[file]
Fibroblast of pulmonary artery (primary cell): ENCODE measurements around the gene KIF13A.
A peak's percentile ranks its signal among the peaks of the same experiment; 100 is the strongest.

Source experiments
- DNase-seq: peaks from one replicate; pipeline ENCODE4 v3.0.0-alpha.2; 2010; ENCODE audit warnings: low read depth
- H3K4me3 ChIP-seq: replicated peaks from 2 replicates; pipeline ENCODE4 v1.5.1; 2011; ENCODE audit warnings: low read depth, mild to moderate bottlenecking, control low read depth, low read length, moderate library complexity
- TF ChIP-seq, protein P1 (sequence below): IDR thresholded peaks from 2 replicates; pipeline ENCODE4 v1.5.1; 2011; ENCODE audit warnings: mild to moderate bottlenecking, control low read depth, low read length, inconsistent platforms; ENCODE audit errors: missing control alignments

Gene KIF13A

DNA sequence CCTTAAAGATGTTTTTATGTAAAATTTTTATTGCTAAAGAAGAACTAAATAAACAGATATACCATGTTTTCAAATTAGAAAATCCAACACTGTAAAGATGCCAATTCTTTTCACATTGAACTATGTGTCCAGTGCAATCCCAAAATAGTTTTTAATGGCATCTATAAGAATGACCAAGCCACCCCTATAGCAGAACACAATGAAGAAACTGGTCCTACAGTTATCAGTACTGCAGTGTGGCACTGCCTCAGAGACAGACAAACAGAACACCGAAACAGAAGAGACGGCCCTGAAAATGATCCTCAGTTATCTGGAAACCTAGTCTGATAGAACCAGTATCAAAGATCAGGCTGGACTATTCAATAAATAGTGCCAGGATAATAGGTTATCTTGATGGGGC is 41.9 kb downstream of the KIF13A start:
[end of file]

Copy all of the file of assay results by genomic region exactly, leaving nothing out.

Fibroblast of pulmonary artery (primary cell): ENCODE measurements around the gene KIF13A.
A peak's percentile ranks its signal among the peaks of the same experiment; 100 is the strongest.

Source experiments
- DNase-seq: peaks from one replicate; pipeline ENCODE4 v3.0.0-alpha.2; 2010; ENCODE audit warnings: low read depth
- H3K4me3 ChIP-seq: replicated peaks from 2 replicates; pipeline ENCODE4 v1.5.1; 2011; ENCODE audit warnings: low read depth, mild to moderate bottlenecking, control low read depth, low read length, moderate library complexity
- TF ChIP-seq, protein P1 (sequence below): IDR thresholded peaks from 2 replicates; pipeline ENCODE4 v1.5.1; 2011; ENCODE audit warnings: mild to moderate bottlenecking, control low read depth, low read length, inconsistent platforms; ENCODE audit errors: missing control alignments

Gene KIF13A

DNA sequence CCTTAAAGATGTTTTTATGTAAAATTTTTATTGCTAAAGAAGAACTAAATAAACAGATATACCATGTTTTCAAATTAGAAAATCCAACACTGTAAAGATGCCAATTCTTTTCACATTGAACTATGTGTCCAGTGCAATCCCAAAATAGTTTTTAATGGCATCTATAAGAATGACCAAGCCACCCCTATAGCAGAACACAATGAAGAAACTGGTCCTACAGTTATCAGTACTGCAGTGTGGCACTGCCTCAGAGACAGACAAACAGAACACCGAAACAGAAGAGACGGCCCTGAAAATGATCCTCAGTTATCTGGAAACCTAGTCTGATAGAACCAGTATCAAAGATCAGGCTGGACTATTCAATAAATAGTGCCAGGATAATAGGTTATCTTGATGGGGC is 41.9 kb downstream of the KIF13A start: